$1 Million Lottie Wood Washburn Endowment Established for NMHU Foundation

$1 Million Lottie Wood Washburn Endowment Established for NMHU Foundation

Longtime teacher Lottie Wood Washburn’s educational legacy continues through a $1 million endowment her son, Beverly W. Washburn, established with the New Mexico Highlands University Foundation.
The endowment is the largest single donation ever made to the university.
Each year, the Lottie Wood Washburn Endowment is expected to fund $50,000 in scholarships for residents in and around Raton, Wagon Mound, and the former coal camps of Sugarite and Van Houten, who attend Highlands University. The university opened a center in Raton spring semester 2008. 
Lottie Wood Washburn was born in Raton in 1900 and died in 1997. She began teaching in Northeastern New Mexico in 1920, after earning her teaching certificate from Highlands University when it was still called the New Mexico Normal School.  
Washburn taught elementary school for 44 years, with her fondest memories being the 17 years she spent teaching students in Raton, Van Houten, Sugarite and Wagon Mound. She also taught in the Albuquerque Public Schools for 27 years. 
In the summers, Washburn persevered with her own education, completing her bachelor’s degree in elementary education from Highlands University in 1940.
“I’m doing this endowment out of memory and respect for my mother, who spent her life trying to make a difference through teaching,” said Beverly Washburn, who is 84. “My mother was a dedicated educator who did whatever it took to get her students to learn. I remember her staying late after school to work with students to help them get up to grade level in reading.
“I hope mother is pleased with this education endowment,” Washburn said.
 “This gift is going to touch countless more generations, and we thank you very much,” said Highlands University President Jim Fries at the endowment signing ceremony. “It’s amazing that there are still stories coming in about your mother’s contribution to education.”
Fries was referring to a May 21 Raton Range story about Raton’s early coal mining history told through the memories of Mary Cunja King, one of Lottie Wood Washburn’s students in Sugarite.
“My favorite teacher was Lottie Washburn,” said King, a Raton octogenarian.
Beverly Washburn was born in Raton. He joined the army in 1944 during World War II and served through 1946. His last assignment was as a first sergeant of an infantry replacement company in Japan.
Washburn earned his bachelor’s degree in electrical engineering from the University of New Mexico, and went on to complete his master’s degree in electrical engineering from Stanford University. His   graduate studies focused on power generation and distribution.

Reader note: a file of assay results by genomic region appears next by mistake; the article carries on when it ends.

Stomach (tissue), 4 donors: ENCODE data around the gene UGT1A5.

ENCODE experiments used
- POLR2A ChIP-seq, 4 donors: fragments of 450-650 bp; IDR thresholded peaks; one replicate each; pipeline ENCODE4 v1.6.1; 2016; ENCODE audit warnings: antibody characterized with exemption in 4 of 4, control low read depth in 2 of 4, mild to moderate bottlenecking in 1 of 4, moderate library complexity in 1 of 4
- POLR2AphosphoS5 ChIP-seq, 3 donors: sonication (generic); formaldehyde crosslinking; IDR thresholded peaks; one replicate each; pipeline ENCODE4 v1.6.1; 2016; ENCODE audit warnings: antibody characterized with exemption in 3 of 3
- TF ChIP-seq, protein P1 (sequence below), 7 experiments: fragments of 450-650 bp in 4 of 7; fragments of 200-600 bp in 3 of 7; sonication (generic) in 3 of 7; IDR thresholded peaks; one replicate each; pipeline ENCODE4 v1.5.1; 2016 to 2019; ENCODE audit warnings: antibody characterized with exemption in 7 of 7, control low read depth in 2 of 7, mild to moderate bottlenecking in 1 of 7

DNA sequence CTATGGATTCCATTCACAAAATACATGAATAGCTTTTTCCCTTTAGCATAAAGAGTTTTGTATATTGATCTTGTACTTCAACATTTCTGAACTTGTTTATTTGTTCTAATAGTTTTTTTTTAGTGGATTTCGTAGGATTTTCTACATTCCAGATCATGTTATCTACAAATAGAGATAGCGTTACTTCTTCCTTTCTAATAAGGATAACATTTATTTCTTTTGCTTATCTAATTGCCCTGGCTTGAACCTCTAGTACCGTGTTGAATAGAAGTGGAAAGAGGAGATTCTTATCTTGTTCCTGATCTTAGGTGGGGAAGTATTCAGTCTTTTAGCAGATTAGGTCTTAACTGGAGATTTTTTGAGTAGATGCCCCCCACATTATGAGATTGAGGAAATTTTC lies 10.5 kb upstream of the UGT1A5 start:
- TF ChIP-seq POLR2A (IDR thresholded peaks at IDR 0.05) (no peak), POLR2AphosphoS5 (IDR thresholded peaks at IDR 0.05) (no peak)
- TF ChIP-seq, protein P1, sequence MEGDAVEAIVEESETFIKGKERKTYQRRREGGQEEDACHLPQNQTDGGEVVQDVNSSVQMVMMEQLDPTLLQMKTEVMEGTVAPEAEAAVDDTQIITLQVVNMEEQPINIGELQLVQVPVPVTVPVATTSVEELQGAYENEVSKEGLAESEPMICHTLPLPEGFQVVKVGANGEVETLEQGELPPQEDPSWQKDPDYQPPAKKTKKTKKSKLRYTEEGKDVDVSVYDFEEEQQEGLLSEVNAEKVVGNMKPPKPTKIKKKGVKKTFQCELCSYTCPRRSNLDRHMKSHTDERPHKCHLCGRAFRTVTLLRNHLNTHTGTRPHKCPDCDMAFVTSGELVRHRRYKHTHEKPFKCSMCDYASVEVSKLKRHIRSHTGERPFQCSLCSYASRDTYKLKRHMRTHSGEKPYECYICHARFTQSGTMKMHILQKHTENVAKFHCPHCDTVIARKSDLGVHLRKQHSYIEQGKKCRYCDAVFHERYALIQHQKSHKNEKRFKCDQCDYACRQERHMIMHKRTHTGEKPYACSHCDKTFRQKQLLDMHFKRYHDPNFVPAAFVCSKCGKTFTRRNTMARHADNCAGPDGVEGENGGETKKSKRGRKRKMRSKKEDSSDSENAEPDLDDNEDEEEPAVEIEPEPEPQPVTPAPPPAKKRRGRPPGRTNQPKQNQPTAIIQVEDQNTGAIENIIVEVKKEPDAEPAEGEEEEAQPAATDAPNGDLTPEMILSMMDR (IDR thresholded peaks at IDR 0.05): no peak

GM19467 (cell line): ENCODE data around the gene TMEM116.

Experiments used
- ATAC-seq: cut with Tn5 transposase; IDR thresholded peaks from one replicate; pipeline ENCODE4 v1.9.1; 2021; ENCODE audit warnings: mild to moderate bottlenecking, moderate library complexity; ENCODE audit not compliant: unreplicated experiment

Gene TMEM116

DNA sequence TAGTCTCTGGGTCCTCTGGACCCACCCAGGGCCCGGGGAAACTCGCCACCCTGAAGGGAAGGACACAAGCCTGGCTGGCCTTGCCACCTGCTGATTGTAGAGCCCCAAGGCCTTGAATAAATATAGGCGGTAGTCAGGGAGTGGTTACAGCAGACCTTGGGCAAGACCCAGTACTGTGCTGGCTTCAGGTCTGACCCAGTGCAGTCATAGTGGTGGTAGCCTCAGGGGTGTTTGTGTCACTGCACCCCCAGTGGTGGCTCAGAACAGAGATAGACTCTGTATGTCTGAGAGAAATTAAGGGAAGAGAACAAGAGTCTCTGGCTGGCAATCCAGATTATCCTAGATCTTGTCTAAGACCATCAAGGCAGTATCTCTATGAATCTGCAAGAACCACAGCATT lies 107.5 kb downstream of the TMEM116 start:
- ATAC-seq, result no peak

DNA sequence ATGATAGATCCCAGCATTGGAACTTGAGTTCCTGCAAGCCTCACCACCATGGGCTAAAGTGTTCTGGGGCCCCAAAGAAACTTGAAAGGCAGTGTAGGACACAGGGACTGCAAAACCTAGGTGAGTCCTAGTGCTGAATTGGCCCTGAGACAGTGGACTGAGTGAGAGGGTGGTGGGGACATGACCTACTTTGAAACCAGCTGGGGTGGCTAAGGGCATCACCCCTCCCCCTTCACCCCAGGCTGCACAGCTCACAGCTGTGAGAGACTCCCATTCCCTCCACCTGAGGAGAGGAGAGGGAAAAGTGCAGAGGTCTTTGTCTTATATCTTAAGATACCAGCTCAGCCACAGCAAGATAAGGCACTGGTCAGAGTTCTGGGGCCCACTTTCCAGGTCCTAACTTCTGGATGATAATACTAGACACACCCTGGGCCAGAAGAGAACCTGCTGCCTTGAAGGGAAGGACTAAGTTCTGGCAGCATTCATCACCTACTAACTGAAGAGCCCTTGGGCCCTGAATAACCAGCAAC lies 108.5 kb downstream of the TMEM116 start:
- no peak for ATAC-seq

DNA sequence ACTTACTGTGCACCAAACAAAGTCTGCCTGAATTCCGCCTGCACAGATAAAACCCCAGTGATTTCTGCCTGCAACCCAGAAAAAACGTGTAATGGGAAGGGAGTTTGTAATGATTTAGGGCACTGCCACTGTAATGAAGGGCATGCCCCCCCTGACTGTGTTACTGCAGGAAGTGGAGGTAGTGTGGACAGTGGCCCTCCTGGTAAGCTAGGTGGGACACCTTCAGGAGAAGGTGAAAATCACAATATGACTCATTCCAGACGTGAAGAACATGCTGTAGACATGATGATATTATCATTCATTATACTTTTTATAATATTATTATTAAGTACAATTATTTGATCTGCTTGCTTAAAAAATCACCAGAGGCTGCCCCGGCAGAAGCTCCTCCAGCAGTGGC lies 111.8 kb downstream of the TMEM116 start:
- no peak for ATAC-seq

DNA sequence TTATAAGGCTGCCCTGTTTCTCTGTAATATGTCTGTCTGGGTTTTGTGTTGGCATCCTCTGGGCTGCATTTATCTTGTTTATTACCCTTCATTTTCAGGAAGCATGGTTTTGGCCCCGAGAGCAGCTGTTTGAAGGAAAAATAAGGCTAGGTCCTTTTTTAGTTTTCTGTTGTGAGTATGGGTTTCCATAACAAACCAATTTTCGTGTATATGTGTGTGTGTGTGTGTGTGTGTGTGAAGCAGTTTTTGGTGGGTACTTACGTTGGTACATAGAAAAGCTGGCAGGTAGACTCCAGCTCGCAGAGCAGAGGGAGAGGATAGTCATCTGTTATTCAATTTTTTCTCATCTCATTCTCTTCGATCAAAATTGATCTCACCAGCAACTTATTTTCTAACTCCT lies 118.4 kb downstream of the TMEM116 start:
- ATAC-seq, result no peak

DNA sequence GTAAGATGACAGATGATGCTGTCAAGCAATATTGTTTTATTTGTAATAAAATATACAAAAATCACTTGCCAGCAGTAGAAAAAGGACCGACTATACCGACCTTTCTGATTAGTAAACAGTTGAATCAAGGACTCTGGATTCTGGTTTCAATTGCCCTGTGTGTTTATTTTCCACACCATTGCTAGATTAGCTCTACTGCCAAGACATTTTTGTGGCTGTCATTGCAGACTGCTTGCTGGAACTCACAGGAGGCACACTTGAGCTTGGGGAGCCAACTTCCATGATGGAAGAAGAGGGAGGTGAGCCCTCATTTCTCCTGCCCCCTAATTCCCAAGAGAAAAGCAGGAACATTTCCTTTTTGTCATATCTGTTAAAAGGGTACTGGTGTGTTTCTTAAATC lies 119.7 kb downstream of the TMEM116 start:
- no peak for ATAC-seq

Washburn had a distinguished career as an electrical engineer, including long-time positions at Sandia Corp., now Sandia National Lab, and Los Alamos Scientific Laboratory, now Los Alamos National Lab. He started the laser program at LANL.
Washburn developed telemetry communication systems for rockets and missiles, and also has expertise in nuclear reactor safety.
Washburn’s broad-based expertise was in demand and he was often on loan to various government agencies. Following the 1979 Three Mile Island Accident at this nuclear-generating plant near Harrisburg, Penn., Washburn was an investigator for the president’s commission that investigated the accident. 
He authored two books on nuclear power plant safety, and was also an adjunct faculty member at UNM.
In 1956, Washburn and a colleague developed and used a pioneering digital computer program to design the engineering for a section of Interstate 40 in New Mexico from Nine Mile Hill west of Albuquerque to the Arizona state line.
“My life is full of bits and pieces,” Washburn said. “My reward was always being able to make a contribution, and a difference. It runs in the family.”
“You’ve done some fascinating things in your life, and what you’re doing with this endowment is right on the list,” Fries said. 
“This endowment is a big boost in our continued efforts to provide a four-year degree in one of the communities that we serve,” said Sharon Caballero, executive director for advancement at Highlands University. “A higher education is the key to greater success in life. Mr. Washburn’s endowment is opening up potential new worlds for the people of Raton.
“Thank you a million times over,” Caballero said.
Students interested in applying for a scholarship through the Lottie Wood Washburn Endowment may call the Highlands University Office of Financial Aid at 505-454-3318 or toll-free 1-800-379-4038.
An endowment committee comprised of Raton area residents will make the final selections for the scholarships.
For questions about the Lottie Wood Washburn Endowment, contact Caballero at 505-454-3198 or